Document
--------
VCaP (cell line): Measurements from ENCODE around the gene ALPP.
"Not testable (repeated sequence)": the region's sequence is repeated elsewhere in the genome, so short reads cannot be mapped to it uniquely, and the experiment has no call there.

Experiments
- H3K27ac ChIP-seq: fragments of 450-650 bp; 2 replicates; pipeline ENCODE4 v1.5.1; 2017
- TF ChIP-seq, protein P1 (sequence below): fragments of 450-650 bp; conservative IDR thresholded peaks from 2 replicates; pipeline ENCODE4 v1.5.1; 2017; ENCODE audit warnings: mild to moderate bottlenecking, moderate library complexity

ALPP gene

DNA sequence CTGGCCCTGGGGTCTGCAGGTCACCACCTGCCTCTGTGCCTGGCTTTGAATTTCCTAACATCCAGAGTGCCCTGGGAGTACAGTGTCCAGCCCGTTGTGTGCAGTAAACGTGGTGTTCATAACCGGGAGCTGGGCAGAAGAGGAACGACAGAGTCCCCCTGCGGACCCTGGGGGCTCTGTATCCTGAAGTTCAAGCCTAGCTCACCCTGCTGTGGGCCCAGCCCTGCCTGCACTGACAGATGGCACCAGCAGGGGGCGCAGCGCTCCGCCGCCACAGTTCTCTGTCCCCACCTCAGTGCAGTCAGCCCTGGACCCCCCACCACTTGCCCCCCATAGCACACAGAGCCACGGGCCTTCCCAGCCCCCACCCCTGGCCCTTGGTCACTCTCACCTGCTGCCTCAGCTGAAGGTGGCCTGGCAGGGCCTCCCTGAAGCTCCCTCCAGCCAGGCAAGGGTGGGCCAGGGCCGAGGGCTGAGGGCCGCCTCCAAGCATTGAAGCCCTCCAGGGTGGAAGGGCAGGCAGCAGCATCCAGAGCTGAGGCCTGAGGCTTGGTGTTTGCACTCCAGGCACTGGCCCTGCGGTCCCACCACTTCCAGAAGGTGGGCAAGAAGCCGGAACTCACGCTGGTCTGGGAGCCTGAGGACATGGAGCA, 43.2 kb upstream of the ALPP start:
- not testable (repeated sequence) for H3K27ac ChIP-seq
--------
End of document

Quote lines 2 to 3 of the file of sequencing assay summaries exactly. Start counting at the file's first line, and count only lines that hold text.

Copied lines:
"Not testable (repeated sequence)": the region's sequence is repeated elsewhere in the genome, so short reads cannot be mapped to it uniquely, and the experiment has no call there.

Experiments